NERVE CELLS – THE BRAIN’S WORKFORCE
THE FUNDAMENTAL units of the brain, too small to see in Willis’s time, are two types of nerve cells. One type, the neuroglia (or glial-“glue”- cells), has the rather pedestrian task of supporting the nervous system. Neuroglia play a role in guiding neurons toward making connec- tions, promoting neuron health, insulating neuronal processes, and otherwise influencing neuronal functioning and, thus, information processing in the brain. Glial cells continue to divide over the course of a lifetime and fill in spaces in the brain. Glial cells come ill SiX varieties, with some playing a key role in physical health by attacking invading microbes.
The human brain has about 100 billion neurons and about 50 trillion neuroglia.
The other type of cell in the brain is the nerve cell, or neuron. In the late 1800s, a Spanish neuroscientist, Santiago Ramon y Cajal, used a special solution containing silver to stain nerve cells and examine them under a microscope in great detail. Ramon y Cajal’s method worked on only about one in a hundred cells. Nevertheless, he was able to observe enough of the sil- ver-encrusted neurons to describe them in vivid detail. The nerve cell was the “aristocrat among the structures of the body,” he said, “with its giant arms stretched out like the tentacles of an octopus to the provinces on the frontier of the outside world, to watch for the constant struggles of physical and chemical forces.”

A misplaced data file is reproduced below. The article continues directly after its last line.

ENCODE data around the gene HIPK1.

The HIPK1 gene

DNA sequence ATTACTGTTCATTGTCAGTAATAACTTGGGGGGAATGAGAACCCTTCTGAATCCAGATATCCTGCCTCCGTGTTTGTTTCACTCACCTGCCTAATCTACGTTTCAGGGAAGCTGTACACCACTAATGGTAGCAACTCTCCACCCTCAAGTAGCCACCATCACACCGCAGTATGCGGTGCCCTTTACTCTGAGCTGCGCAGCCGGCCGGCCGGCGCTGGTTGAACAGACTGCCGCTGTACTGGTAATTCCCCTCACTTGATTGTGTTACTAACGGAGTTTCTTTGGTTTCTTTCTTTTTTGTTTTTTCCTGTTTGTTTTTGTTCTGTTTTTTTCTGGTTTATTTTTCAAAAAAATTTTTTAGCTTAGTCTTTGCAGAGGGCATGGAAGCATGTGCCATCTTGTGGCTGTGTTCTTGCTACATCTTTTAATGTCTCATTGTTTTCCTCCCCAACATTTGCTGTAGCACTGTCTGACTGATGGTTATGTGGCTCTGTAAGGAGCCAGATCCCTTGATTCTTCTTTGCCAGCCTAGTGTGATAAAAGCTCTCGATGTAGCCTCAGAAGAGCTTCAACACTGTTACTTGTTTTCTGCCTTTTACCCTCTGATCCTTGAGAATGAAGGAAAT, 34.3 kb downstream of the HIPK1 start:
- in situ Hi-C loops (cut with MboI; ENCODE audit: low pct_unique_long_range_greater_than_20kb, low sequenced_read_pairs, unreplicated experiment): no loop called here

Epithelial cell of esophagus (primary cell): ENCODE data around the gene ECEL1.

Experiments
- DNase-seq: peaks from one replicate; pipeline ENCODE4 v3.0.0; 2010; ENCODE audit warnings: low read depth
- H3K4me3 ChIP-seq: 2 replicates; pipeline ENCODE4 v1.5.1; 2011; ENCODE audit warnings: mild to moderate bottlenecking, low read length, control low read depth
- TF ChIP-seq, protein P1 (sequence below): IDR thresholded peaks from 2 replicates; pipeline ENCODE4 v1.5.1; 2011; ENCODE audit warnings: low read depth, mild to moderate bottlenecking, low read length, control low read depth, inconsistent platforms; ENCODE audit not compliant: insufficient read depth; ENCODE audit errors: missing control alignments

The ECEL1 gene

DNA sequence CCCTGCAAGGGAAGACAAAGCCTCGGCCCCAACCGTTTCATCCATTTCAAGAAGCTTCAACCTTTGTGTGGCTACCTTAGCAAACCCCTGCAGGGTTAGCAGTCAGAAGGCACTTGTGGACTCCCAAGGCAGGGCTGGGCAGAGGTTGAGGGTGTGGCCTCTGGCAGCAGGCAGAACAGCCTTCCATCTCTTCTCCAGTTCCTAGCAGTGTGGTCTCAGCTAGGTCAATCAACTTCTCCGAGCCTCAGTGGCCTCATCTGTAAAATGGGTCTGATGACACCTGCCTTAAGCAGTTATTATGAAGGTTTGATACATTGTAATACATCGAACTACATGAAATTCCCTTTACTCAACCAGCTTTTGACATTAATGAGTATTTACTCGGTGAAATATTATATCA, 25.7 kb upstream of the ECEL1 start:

Seen en masse in the outer regions of the human brain, neurons appear gray to the naked eye. Hence, scientists exploring the brain described neurons as gray matter. When Agatha Christie’s fictional detective Hercule Poirot brags of the detec- tive work of his “little gray cells,” he is praising his neurons.
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